Activist groups are challenging the permit allowing the Holly-Frontier oil refinery in Woods Cross to expand its capacity.
The Utah Division of Air Quality issued a permit last month allowing Holly-Frontier to more than double its refining capacity. Work is already underway as the company prepares to install new equipment.
Utah Physicians for a Healthy Environment and Friends of Great Salt Lake are working with Western Resource Advocates to appeal the permit to the state Department of Environment Quality. Doctor Brian Moench says they’re also asking for a stay to stop the work before it goes any farther.
“If the agency does not do that," Moench tells KUER, "then we intend to continue to pursue that part of it in state court, but we don’t know how long the agency will be evaluating this before they act.”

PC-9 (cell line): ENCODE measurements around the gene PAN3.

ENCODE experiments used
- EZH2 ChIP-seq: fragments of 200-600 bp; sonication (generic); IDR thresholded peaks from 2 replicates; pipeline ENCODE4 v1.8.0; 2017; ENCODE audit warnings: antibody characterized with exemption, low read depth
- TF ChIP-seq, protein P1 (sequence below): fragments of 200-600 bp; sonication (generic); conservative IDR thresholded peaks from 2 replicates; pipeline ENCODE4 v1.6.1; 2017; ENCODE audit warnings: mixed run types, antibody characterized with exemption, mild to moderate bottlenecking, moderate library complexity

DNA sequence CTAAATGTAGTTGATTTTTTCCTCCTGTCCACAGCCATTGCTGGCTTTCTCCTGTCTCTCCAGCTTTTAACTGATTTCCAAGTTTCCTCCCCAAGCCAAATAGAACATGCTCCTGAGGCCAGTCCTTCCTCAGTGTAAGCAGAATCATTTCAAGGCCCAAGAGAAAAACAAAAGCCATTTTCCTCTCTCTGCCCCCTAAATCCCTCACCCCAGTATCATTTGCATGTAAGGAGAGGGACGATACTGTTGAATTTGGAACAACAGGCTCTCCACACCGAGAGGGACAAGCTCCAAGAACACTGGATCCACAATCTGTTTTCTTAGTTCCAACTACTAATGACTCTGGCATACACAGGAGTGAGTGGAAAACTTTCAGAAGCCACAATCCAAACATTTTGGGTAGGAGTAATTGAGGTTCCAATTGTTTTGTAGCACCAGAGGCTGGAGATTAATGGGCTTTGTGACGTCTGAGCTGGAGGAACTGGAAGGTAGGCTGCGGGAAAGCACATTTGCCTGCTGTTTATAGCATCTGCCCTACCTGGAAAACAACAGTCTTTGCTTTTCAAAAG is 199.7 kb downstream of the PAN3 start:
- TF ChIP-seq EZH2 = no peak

Mike Astin, Holly-Frontier’s environmental manager, says the permit was issued after a proper review, and when construction’s finished, he says the plant will actually produce less pollution than it does now. He believes the groups are going after the wrong target.
Astin says, “It’s a shame that some people want to spend the energy and their time and their money fighting an emissions source that, even if they were successful at stopping that emissions source, it would not impact the air pollution problem.”
Astin cites data from the Utah Division of Air Quality that says only 11-percent of the particulate pollution on the Wasatch Front comes from industry. Unlike auto emissions and other sources, though, industrial pollution is being allowed to increase under a state plan just submitted to the federal Environmental Protection Agency.